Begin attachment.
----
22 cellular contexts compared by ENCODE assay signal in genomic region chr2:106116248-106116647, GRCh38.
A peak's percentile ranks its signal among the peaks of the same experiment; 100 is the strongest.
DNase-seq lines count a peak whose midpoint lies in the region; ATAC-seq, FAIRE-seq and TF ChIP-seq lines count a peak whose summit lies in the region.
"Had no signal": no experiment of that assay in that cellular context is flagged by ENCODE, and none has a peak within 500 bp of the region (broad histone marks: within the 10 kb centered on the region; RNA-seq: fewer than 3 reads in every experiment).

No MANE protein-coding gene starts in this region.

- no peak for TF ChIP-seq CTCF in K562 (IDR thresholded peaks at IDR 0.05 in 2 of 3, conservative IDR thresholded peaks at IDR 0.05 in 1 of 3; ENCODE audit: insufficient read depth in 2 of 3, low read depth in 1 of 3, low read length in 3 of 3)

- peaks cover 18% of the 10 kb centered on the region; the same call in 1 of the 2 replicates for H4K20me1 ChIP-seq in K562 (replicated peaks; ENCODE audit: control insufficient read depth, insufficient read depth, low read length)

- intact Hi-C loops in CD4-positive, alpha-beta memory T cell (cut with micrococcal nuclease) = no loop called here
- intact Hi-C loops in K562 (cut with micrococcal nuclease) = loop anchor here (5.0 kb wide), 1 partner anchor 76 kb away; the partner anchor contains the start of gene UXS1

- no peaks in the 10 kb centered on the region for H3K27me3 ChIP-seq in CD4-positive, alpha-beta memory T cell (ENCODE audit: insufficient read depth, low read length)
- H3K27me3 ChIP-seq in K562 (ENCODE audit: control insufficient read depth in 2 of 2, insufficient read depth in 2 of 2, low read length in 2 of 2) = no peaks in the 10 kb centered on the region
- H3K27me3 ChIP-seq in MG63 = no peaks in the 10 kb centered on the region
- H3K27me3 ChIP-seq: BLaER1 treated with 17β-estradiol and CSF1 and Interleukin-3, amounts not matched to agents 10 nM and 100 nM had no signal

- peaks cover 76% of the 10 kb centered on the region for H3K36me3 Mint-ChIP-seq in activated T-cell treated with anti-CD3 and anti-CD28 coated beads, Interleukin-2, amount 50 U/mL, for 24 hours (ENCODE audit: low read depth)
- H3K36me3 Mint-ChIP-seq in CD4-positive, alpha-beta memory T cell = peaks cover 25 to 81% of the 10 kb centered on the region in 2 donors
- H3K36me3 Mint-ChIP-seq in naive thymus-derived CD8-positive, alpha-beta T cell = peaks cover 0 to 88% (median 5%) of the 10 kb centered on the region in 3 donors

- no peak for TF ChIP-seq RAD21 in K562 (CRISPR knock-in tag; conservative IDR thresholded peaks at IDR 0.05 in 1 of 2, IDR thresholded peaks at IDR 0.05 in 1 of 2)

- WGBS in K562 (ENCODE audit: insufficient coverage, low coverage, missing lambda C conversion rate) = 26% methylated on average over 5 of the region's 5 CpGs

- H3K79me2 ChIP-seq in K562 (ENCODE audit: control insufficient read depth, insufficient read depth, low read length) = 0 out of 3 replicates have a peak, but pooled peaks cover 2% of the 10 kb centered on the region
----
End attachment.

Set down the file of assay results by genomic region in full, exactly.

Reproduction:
22 cellular contexts compared by ENCODE assay signal in genomic region chr2:106116248-106116647, GRCh38.
A peak's percentile ranks its signal among the peaks of the same experiment; 100 is the strongest.
DNase-seq lines count a peak whose midpoint lies in the region; ATAC-seq, FAIRE-seq and TF ChIP-seq lines count a peak whose summit lies in the region.
"Had no signal": no experiment of that assay in that cellular context is flagged by ENCODE, and none has a peak within 500 bp of the region (broad histone marks: within the 10 kb centered on the region; RNA-seq: fewer than 3 reads in every experiment).

No MANE protein-coding gene starts in this region.

- no peak for TF ChIP-seq CTCF in K562 (IDR thresholded peaks at IDR 0.05 in 2 of 3, conservative IDR thresholded peaks at IDR 0.05 in 1 of 3; ENCODE audit: insufficient read depth in 2 of 3, low read depth in 1 of 3, low read length in 3 of 3)

- peaks cover 18% of the 10 kb centered on the region; the same call in 1 of the 2 replicates for H4K20me1 ChIP-seq in K562 (replicated peaks; ENCODE audit: control insufficient read depth, insufficient read depth, low read length)

- intact Hi-C loops in CD4-positive, alpha-beta memory T cell (cut with micrococcal nuclease) = no loop called here
- intact Hi-C loops in K562 (cut with micrococcal nuclease) = loop anchor here (5.0 kb wide), 1 partner anchor 76 kb away; the partner anchor contains the start of gene UXS1

- no peaks in the 10 kb centered on the region for H3K27me3 ChIP-seq in CD4-positive, alpha-beta memory T cell (ENCODE audit: insufficient read depth, low read length)
- H3K27me3 ChIP-seq in K562 (ENCODE audit: control insufficient read depth in 2 of 2, insufficient read depth in 2 of 2, low read length in 2 of 2) = no peaks in the 10 kb centered on the region
- H3K27me3 ChIP-seq in MG63 = no peaks in the 10 kb centered on the region
- H3K27me3 ChIP-seq: BLaER1 treated with 17β-estradiol and CSF1 and Interleukin-3, amounts not matched to agents 10 nM and 100 nM had no signal

- peaks cover 76% of the 10 kb centered on the region for H3K36me3 Mint-ChIP-seq in activated T-cell treated with anti-CD3 and anti-CD28 coated beads, Interleukin-2, amount 50 U/mL, for 24 hours (ENCODE audit: low read depth)
- H3K36me3 Mint-ChIP-seq in CD4-positive, alpha-beta memory T cell = peaks cover 25 to 81% of the 10 kb centered on the region in 2 donors
- H3K36me3 Mint-ChIP-seq in naive thymus-derived CD8-positive, alpha-beta T cell = peaks cover 0 to 88% (median 5%) of the 10 kb centered on the region in 3 donors

- no peak for TF ChIP-seq RAD21 in K562 (CRISPR knock-in tag; conservative IDR thresholded peaks at IDR 0.05 in 1 of 2, IDR thresholded peaks at IDR 0.05 in 1 of 2)

- WGBS in K562 (ENCODE audit: insufficient coverage, low coverage, missing lambda C conversion rate) = 26% methylated on average over 5 of the region's 5 CpGs

- H3K79me2 ChIP-seq in K562 (ENCODE audit: control insufficient read depth, insufficient read depth, low read length) = 0 out of 3 replicates have a peak, but pooled peaks cover 2% of the 10 kb centered on the region